Saturday, May 19, 2018
This work never got its own entry either. Now in a proper format, this work primarily revolves around the usage of a series of magical talismans, as part of a larger story (Napoleonic in origin and era) in which the author has been saved by a Turkish mage from an angry group of Arabs. The author then is instructed in magic, including how to raise a hen which will create eggs made of gold.
The invocations and talismans are meant to be considered literal and the back story appears to have been used to justify the odd content. It should be noted that ascribing works to Napoleon, a Napoleonic soldier, or related things, was common for half a century thereafter due to his fascination with pre-anthropological ruin-diving.
Monday, May 14, 2018
This short grimoire is almost purely white magick; as a series of aphorisms in septenary form, it differentiates types of magick and some philosophy therein. This is one of the re-edited early works I crafted which needed a new format and never got an individual entry. It's well written, and due to its largely positive, angelic content, largely escaped censoring through time.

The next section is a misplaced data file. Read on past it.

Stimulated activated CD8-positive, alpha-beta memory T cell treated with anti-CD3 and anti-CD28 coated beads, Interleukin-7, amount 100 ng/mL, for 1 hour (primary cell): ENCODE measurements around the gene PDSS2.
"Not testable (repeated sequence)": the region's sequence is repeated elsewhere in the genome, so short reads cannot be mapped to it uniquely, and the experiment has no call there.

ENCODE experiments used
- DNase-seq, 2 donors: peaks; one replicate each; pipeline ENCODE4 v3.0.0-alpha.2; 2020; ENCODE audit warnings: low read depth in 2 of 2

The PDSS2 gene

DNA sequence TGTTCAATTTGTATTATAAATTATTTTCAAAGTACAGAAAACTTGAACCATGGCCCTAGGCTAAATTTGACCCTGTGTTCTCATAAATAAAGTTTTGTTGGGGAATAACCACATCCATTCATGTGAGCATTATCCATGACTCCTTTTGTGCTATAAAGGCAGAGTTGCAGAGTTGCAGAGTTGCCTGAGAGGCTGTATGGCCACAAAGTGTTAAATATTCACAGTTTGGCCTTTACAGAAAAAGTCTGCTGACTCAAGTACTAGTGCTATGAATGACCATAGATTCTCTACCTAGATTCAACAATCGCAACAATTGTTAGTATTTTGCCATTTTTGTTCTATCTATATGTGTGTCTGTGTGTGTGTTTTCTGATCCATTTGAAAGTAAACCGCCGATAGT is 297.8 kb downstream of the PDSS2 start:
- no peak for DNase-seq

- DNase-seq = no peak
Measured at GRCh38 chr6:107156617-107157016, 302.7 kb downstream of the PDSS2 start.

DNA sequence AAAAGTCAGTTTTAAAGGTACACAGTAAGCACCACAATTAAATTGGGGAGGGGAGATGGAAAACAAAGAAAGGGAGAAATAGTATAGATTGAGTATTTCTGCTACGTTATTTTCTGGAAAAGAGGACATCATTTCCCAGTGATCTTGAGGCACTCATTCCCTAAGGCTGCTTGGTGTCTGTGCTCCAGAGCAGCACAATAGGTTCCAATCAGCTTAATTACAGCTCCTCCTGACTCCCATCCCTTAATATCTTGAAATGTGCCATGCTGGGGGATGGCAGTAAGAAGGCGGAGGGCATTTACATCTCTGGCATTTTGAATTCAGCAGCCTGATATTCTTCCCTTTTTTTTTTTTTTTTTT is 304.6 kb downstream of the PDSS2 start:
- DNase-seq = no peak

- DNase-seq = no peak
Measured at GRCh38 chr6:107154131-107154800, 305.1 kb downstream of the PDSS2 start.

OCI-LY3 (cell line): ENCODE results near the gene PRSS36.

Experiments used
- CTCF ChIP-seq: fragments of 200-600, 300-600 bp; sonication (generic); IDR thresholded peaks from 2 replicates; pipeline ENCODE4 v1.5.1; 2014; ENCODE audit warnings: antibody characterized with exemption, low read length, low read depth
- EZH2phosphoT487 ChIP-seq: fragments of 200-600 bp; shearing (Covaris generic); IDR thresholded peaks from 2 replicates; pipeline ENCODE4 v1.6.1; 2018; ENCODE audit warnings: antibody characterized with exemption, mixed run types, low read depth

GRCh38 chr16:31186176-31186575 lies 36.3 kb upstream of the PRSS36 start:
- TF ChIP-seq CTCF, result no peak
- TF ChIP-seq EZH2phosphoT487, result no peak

Sunday, May 13, 2018
Yet another early work with no individual entry!
This tract is quite interesting and revolves- you guessed it- around the concept of the afterlife, that which happens after one is dead. To the theosophists a fusion of eastern and western lore is the answer; especially a sort of eastern-ized conceptualization of purgatory. Having expounded upon the form of the spirit world, Leadbeater also prescribes why Theosophists must help the departed and how.
Saturday, May 12, 2018
In what may be the most odd discovery I've made as I was updating files and re-editing and organizing, I suddenly remembered that for the first few works I ever edited there aren't individual entries on my blogs since I had merely compiled them on one general update.
This particular work is one of the first I ever edited, now refined into a 5x8 format with a few typographical errors eliminated and a new cover. Here, Dower ruminates on biology, chemistry, and early radiological studies and formulates a sort of synchronistic worldview (As above, so below!) which coincides, he believes, with both eastern and western philosophy. Altogether it's a fine work and one I recommend as a few must-read works on the subject.